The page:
Computers in Spaceflight: The NASA Experience
- Chapter One -
- The Gemini Digital Computer: First Machine in Orbit -
Crew interfaces to the Gemini digital computer


[21] Gemini's digital computer had three sets of interfaces: the computer's controls, the Manual Data Insertion Unit (MDIU), and the Incremental Velocity Indicator (IVI). The controls consisted of a mode switch, a start button, a malfunction light, a computation light, and a reset switch. The mode switch had seven positions for selection of one of the measurement or computation programs. The start button caused the computer to run the selected program loaded in its memory. The reset switch caused the computer to execute its start-up diagnostics and prepare itself for action. The MDIU consisted of two parts: a 1 0-digit keyboard and a 7-digit register. The first two digits of the register, a simple odometerlike rotary display, were used to indicate a memory address. Up to 99 such logical addresses could be accessed. The remaining five digits displayed data. Errors caused all zeroes to appear. Negative numbers were inserted by making the first digit a nine; the other digits contained the value. The IVI displayed velocity increments required for, or as a result of, a powered maneuver. It had three-digit feet-per-second displays for each of forward-and-back, up-and-down, and left-to-right axes39.

Figure 1-6.
Figure 1-6. Manual Data Insertion Unit. (From McDonnell Corp., Gemini Familiarization Manual)

Figure 1-7.
Figure 1-7. Incremental Velocity Indicator. (From McDonnell Corp., Gemini Familiarization Manual)

[24] On a typical mission the computer would be in operation during ascent as the backup to the booster. On orbit, if no powered maneuvers were imminent, it could be shut down to save electrical power. Due to the nature of core memory, programs and data stored magnetically in the cores would not disappear when the power was off, as in present day semiconductor memories. This made it possible to load the next set of modules, if necessary, from the Auxiliary Tape Memory, enter any needed parameters, and then shut down the machine until shortly before its next use. It took 20 seconds for the machine to run its start-up diagnostics upon restoration of power. After the diagnostics ran successfully, the current program load was ready for use, all parameters intact.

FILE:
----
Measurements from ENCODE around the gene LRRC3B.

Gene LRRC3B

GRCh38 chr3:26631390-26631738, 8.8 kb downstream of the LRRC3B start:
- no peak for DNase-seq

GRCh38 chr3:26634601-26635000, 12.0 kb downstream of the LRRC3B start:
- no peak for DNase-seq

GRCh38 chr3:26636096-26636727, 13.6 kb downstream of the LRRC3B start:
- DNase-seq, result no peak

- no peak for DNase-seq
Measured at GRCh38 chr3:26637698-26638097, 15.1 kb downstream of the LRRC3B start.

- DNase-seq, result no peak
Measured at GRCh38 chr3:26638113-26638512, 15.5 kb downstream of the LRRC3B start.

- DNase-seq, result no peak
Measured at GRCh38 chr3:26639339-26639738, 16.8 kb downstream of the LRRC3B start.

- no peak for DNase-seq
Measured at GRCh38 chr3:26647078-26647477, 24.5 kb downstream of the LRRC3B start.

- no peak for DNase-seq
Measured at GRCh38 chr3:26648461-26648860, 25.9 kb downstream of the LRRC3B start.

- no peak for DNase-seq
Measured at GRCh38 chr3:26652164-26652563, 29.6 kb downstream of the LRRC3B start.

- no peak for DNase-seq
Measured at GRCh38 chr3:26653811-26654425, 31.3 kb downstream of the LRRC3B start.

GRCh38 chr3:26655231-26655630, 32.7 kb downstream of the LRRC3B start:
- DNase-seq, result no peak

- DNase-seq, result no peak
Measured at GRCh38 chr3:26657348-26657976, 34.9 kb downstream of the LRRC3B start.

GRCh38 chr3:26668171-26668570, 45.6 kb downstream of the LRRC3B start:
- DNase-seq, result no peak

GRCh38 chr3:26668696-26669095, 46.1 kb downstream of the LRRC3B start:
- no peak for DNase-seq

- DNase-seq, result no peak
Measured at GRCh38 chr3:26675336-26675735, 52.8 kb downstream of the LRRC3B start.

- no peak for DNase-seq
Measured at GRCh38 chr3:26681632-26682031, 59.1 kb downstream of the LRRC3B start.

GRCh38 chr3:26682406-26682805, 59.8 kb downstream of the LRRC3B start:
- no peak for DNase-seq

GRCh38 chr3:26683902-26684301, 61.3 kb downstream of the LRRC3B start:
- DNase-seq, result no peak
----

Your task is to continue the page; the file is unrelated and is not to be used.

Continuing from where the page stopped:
GT-IV was following such a procedure in preparing for re-entry on June 7, 1965. The computer was placed in the RNTY mode, and the crew received and entered updated parameters given to them when they were in contact with the ground stations. But when they tried to turn the machine off, the manual on/off switch did not function. The power had to be cut off by another means, and the re-entry handled manually 40.
Using the computer for catch-up and rendezvous was a relatively simple task. The difference between catch-up and rendezvous is that catch-up maneuvers are executed to put the spacecraft into position to make an orbit-change maneuver. After the orbit change the spacecraft is prepared to rendezvous with the target 41. Crews began the catch-up by entering the ground-calculated rendezvous angle desired into address 83. The rendezvous angle indicated how much farther along in a 360-degree orbit the rendezvous was to take place. For example, if the crew desired rendezvous one-third orbit ahead, 12000 was entered into address 83 using the MDIU. The interval at which the pilot wanted to see updates was then entered in address 93. For example, if 04000 was entered, the computer would display on the IVI any required velocity changes at 120 degrees from the rendezvous point (the start), 80 degrees to go, and 40 degrees to go. If the IVI indicated that the computer had calculated that such a rendezvous was possible within the designated fuel limits, the astronauts pressed the START button and the IVI displayed the first set of velocity differentials. The pilot then fired the thrusters until the displays were all at zero (Astronaut John Young reported that there was a tendency to "overshoot" in trying to burn to zero 42.). After that, nothing was done unless the next update indicated a need for more velocity adjustments 43. The astronauts also did paper-and-pencil calculations of the velocity changes as a backup by using special nomographs based on time and angles to the target 44. These backup calculations were compared with the ground-calculated solution as well as the computer solution. However, the figures computed on-board were considered the primary solution for the terminal-phase intercept [25] maneuver 45. In the rendezvous mode, the radar would feed information to the computer, which used it to calculate the velocity adjustments needed for final approach 46.
These examples of the use of the computer on a typical flight demonstrate that it was a relatively straightforward assistant in guidance and navigation. It permitted the Gemini astronauts to be independent of the ground in accomplishing rendezvous from the terminal-phase intercept maneuver to station keeping, a valuable rehearsal for the lunar orbit rendezvous required for the Apollo program. The astronauts participated in both the hardware and software design of the computer and its interfaces, and they were able to go to Owego and be put in the man-in-the-loop simulations. By flight time, like everything else in the cockpit, use of the computer was second nature.

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